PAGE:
1) Oil prices: The oil ministers of Saudi Arabia, the UAE and Russia met in St Petersburg on 25 May to review the OPEC and non-OPEC decision to cut production that has been in place for 17 months. This finally brought Brent prices to just over $80/barrel in mid-May following the Trump announcement of US withdrawal from the Iran nuclear agreement. Prices had risen in spite of a record US oil production of 10.3 mbd in February. By 25 May, US rig count had gone to 859, the highest level since March 2015.

According to reports, the ministers discussed a possible increase in production by one mbd. The Russian energy minister Alexander Novak said that the OPEC ministerial in Vienna in June could agree on a gradual easing. These discussions brought an immediate drop in prices: Brent futures fell by 3.4% to $ 76.10, while WTI fell by $ 3.04 to $ 67.67.

2) Saudi foreign reserves surge: Saudi Arabia’s central bank foreign reserves rose last month at their fastest rate for four years. The $13.3 billion month-on-month increase in reserves to $498.9 billion in April is the highest level reached in over year and reveals the extent to which a rebound in oil prices is strengthening the kingdom’s finances. The sharp rise in the reserves in April suggests the government is no longer under major financial pressure, after the Brent oil price climbed to about $75 a barrel last month from around $50 in the middle of last year.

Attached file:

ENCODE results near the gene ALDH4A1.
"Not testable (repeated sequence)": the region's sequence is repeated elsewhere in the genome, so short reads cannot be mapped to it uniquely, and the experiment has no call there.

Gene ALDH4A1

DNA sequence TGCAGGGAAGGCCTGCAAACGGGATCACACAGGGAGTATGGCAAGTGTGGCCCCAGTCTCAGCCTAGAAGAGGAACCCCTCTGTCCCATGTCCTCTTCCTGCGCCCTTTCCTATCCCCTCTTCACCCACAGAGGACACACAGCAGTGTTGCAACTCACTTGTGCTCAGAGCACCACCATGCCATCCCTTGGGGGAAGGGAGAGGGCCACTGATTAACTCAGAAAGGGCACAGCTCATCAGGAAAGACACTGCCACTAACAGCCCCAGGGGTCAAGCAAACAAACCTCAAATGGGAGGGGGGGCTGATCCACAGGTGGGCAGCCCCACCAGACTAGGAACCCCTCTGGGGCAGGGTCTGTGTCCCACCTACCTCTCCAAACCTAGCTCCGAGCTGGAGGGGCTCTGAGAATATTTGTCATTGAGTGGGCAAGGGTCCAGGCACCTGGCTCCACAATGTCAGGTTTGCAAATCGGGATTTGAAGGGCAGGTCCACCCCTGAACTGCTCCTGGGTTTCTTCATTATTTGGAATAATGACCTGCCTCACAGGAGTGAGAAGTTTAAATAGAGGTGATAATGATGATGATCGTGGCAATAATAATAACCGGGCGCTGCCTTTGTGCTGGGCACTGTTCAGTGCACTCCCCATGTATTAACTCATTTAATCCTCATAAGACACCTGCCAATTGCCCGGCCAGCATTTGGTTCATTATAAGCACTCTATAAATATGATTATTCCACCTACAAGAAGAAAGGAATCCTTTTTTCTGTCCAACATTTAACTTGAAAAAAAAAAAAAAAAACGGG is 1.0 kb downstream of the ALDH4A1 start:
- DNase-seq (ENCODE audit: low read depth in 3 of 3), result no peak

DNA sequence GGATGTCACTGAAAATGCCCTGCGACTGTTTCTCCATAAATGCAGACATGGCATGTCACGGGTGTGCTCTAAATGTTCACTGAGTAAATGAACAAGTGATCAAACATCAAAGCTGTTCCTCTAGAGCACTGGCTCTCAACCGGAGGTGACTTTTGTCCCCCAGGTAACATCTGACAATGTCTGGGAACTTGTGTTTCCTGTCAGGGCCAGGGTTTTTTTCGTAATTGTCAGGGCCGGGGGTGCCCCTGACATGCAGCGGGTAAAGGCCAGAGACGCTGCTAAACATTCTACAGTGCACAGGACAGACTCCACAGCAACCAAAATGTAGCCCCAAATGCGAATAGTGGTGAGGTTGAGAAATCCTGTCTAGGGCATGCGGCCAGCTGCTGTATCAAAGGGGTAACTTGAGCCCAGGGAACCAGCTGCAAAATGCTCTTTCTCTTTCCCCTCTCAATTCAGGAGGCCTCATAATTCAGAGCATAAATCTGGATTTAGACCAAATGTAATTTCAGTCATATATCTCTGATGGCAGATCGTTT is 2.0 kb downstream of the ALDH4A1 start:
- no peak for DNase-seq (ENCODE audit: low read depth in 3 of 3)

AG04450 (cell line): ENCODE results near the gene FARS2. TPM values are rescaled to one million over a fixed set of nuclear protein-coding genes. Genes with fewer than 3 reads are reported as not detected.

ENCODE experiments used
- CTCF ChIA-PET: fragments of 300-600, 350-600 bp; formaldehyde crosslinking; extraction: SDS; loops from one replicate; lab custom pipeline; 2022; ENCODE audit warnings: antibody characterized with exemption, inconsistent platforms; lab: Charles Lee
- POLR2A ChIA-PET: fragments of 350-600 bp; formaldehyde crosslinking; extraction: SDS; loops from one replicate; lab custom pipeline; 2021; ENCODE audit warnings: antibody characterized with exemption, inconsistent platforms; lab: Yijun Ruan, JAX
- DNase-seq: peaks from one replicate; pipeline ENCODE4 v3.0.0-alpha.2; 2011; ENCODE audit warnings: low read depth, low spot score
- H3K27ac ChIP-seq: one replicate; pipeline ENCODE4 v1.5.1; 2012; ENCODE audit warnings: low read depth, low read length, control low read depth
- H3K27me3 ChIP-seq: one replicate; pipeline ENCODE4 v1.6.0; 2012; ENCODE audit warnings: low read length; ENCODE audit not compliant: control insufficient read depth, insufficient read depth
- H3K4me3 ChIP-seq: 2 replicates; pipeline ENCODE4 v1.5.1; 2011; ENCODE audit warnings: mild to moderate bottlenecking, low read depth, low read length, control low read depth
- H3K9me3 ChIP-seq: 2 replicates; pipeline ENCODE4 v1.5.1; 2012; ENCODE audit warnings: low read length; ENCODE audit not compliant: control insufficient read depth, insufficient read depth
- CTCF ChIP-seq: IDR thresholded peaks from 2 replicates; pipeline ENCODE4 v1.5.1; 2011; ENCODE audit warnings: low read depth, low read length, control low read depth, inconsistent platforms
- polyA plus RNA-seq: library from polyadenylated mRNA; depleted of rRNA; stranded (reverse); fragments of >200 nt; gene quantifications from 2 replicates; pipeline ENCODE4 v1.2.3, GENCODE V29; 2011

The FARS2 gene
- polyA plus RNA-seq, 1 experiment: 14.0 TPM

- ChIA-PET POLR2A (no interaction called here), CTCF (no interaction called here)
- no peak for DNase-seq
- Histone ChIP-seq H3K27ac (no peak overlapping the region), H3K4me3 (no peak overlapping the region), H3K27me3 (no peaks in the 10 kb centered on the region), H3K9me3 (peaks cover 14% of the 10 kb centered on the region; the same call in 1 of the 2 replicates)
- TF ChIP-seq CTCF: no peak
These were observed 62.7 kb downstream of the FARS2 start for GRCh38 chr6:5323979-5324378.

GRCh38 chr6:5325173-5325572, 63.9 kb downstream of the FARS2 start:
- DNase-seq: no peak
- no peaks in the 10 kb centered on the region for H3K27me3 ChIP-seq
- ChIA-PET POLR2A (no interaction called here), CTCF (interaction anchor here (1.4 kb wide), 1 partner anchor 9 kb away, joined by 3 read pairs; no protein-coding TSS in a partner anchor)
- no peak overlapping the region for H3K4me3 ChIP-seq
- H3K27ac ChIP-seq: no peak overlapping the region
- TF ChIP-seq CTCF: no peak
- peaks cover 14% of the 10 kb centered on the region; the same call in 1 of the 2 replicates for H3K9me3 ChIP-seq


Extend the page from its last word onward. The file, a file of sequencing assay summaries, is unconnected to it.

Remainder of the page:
Despite the increase, Saudi Arabia’s government is still running a budget deficit, and the Kingdom would need oil prices to rise to $85-$87 a barrel on the Brent crude index to achieve a balanced budget this year, according to the IMF.

 

June 4, 2018

About the Author

Ambassador Talmiz Ahmad joined the Indian Foreign Service in 1974. Early in his career, he was posted in a number of West Asian countries such as Kuwait, Iraq and Yemen and later, between 1987 and 1990, he was Consul General in Jeddah. He also held positions in the Indian missions in New York, London and Pretoria. He served as Indian Ambassador to Saudi Arabia (2000-03; 2010-11); Oman (2003-04), and the UAE (2007-10). He was also Additional Secretary for International Cooperation in the Ministry of Petroleum and Natural Gas in 2004-06. In July 2011, the Saudi Government conferred on him the King Abdul Aziz Medal First Class for his contribution to the promotion of Indo – Saudi relations. After retirement from the Foreign Service in 2011, he worked in the corporate sector in Dubai for three years. He is now a full-time academic and holds the Ram Sathe Chair for International Studies, Symbiosis International University. He has published three books: Reform in the Arab World: External Influences and Regional Debates (2005), Children of Abraham at War: the Clash of Messianic Militarisms (2010), and The Islamist Challenge in West Asia: Doctrinal and Political Competitions after the Arab Spring (2013). He writes and lectures frequently on Political Islam, the politics and economics of West Asia and the Indian Ocean and energy security issues.